troopy hand throttle .

Submitted: Wednesday, Feb 25, 2004 at 12:05
ThreadID: 10778 Views:2202 Replies:10 FollowUps:9
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what is the troopy hand throttle

for ?????????????????????????????????...
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Reply By: ExplorOz Team - David - Wednesday, Feb 25, 2004 at 12:10

Wednesday, Feb 25, 2004 at 12:10
It is not only a Troopy accessory. Most Diesel Toyota's have these (I think my Troopy and 80 have them). It is used for increasing the revs for functions such as charging your batteries, providing more current to run winches, increasing revs to run other tools and engine driven equipment (welders etc), I have also had it used when I had the vehicle carbon cleaned - set to 1000 revs and pump the cleaners through the fule systems.

It is not to be used whilst driving at any time.

There may be other uses for it however these are what I have used/seen it for.Regards
ExplorOz Team - David
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Always working, not enough travelling ;-)
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Follow Up By: glenno - Wednesday, Feb 25, 2004 at 12:46

Wednesday, Feb 25, 2004 at 12:46
thankyou david . your reply will not be without reward .
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Follow Up By: Member - Bruce (San Diego) - Wednesday, Feb 25, 2004 at 13:08

Wednesday, Feb 25, 2004 at 13:08
Actually we had a use for the hand thottle on our tojo when we used it for crop spraying to maintain a constant speed.

I should not however be used as "cruise control" on the road.

Bruce
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Follow Up By: Moose - Wednesday, Feb 25, 2004 at 14:49

Wednesday, Feb 25, 2004 at 14:49
David - not just on diesel vehicles. My petrol 80 has one. Can be used for driving slowly over rough/rocky ground. Wouldn't recommend as a quasi cruise control - too dangerous for that (and too slow on the highway).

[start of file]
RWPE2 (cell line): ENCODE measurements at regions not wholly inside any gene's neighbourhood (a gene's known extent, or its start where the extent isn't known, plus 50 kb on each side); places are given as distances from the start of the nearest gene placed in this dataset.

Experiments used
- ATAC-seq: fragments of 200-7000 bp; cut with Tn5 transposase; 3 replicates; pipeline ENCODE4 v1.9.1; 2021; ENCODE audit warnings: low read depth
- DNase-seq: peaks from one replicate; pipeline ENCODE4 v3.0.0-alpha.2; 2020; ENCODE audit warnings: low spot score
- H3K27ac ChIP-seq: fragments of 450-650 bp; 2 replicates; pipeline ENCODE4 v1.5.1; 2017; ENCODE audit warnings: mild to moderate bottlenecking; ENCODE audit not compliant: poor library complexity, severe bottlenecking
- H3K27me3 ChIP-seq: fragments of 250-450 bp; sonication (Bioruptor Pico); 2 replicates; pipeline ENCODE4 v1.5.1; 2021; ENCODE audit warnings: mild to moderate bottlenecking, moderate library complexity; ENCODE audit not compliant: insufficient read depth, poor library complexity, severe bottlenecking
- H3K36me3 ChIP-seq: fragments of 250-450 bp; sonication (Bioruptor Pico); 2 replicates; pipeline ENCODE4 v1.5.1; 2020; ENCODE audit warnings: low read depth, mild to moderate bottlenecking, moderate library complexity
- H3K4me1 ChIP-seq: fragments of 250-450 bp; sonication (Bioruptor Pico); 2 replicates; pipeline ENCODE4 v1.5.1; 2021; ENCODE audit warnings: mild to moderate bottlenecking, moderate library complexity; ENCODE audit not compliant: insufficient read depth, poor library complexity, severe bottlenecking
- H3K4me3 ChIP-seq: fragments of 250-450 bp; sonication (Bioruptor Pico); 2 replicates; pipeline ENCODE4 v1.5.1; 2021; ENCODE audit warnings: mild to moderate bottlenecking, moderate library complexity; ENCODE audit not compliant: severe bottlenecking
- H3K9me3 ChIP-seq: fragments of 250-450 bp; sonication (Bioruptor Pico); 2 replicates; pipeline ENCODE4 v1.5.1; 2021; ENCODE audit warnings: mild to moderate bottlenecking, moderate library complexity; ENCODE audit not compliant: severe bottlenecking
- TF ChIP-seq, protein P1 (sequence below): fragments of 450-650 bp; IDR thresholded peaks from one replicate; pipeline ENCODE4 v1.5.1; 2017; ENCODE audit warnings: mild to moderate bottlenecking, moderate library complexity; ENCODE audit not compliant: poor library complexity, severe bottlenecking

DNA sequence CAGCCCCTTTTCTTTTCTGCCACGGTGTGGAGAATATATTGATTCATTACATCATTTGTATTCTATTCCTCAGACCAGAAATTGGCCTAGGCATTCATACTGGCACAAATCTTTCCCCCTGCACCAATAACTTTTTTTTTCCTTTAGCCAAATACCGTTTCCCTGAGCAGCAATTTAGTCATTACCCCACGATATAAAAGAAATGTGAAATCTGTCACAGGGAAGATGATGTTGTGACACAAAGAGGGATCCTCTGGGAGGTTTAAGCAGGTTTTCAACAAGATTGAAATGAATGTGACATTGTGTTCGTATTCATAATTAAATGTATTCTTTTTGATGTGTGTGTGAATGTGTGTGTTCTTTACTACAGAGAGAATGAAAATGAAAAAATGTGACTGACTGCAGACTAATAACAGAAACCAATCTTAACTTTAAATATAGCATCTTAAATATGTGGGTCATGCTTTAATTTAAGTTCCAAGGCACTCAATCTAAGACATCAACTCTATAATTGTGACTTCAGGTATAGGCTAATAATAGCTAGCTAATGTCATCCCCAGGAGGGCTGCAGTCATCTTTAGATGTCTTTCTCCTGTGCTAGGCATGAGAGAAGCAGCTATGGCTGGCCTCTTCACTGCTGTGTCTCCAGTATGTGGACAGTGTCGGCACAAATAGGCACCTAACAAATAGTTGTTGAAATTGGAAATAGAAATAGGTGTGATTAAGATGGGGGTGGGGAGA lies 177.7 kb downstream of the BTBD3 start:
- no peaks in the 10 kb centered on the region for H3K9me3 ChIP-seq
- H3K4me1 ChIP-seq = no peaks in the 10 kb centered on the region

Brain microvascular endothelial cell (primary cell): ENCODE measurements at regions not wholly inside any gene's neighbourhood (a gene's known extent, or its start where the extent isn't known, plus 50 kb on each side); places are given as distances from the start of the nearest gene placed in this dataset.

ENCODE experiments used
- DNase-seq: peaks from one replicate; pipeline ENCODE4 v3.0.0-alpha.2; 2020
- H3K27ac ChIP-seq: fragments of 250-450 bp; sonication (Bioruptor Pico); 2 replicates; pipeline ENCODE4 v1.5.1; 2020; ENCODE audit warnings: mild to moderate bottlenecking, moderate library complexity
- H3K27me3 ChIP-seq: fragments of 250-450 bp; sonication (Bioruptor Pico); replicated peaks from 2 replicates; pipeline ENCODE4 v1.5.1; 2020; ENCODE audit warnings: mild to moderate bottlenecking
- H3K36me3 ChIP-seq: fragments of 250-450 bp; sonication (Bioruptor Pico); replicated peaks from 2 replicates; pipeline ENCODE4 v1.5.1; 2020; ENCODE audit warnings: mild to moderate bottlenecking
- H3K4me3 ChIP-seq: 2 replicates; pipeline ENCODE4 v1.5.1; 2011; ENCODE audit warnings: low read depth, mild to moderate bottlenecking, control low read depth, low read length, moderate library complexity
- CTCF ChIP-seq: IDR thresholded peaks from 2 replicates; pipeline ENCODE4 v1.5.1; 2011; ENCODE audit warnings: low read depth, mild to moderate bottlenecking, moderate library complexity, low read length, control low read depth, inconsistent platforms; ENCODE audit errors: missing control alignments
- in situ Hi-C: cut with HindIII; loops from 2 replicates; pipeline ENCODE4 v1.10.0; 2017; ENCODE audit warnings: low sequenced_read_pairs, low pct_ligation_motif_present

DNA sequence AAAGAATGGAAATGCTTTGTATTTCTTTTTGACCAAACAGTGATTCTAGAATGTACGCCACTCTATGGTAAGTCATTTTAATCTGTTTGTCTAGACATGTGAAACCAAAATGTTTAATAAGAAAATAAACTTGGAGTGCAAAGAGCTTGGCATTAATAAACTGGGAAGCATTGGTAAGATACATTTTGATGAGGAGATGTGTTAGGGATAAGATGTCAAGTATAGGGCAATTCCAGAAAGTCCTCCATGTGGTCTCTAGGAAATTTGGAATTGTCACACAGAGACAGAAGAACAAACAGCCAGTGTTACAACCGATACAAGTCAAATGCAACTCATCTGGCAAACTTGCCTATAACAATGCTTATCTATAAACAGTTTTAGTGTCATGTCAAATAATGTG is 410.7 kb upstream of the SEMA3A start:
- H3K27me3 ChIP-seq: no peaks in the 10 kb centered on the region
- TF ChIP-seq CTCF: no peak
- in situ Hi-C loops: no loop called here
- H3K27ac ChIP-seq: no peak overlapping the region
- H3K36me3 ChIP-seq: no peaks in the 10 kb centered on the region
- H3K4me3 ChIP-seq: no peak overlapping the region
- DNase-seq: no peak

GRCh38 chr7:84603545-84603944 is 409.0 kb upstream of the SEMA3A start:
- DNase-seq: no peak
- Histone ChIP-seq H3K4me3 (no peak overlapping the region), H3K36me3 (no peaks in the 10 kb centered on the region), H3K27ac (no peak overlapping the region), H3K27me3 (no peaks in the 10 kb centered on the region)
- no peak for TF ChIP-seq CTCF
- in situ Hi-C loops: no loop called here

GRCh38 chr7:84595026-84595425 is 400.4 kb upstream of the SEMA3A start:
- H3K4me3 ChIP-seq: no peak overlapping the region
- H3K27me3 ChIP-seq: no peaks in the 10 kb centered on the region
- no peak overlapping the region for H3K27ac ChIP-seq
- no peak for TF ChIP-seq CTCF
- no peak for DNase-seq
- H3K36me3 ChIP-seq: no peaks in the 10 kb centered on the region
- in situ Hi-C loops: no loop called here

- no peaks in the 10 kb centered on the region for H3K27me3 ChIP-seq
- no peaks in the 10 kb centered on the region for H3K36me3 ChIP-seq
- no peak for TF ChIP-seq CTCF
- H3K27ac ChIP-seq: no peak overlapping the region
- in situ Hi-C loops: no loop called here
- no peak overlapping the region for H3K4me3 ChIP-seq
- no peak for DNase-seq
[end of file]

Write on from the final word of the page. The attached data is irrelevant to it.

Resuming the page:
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Follow Up By: Member -Bob & Lex (Sydney) - Wednesday, Feb 25, 2004 at 16:15

Wednesday, Feb 25, 2004 at 16:15
Also for use with a heat exchanger type hot shower.Regards Bob
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Reply By: Troopie - Wednesday, Feb 25, 2004 at 12:30

Wednesday, Feb 25, 2004 at 12:30
I twist it up a bit when running the ARB compressor to pump up tyres - seems to give the compressor a bit more oompf!!!

I have never done this - I don't think it's wise - but I know of people who have used it to set the engine revs in very rought country when it's hard to hold your foot still and not cause throttle surge.... I have never found such a technique nesessary.

Cheers
AnswerID: 48016

Reply By: goingplatinumcomau - Wednesday, Feb 25, 2004 at 12:46

Wednesday, Feb 25, 2004 at 12:46
If you are stuck in the bush Bogged ............... you can in effect keep the wheels turning and get out drivers door and push might just get you out ..........Bear in mind you have to be quick at getting back into the vehicle.

I have used this myself and that extra push got me out.

Shane
AnswerID: 48019

Follow Up By: Member- Rox - Thursday, Feb 26, 2004 at 01:40

Thursday, Feb 26, 2004 at 01:40
Me too in sand to see whats happening. + extra push.1991 80Series Std Diesel
2003 Down Under Camper
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Reply By: Penguin - Wednesday, Feb 25, 2004 at 12:50

Wednesday, Feb 25, 2004 at 12:50
I've also found it useful to increase the revs when using the Twine shower. It seems that there isn't quite enough output from the water pump at idle to generate decent heat.
AnswerID: 48020

Reply By: Brett - Wednesday, Feb 25, 2004 at 13:52

Wednesday, Feb 25, 2004 at 13:52
It is used for travelling roads in the N.T and Kimberly at 85km/hr.

Also for increasing the revs in Low range for bumpy creek crossings...takes out the surges due to bouncing right foot.
AnswerID: 48031

Reply By: equinox - Wednesday, Feb 25, 2004 at 13:53

Wednesday, Feb 25, 2004 at 13:53
I use it to keep a constant low speed, without touching the accelerator. Driving over black soil plains for instance. It's so bumpy that your foot keeps changing the pressure on the pedal. With the hand throttle its a smooth constant speed, still bumby though!!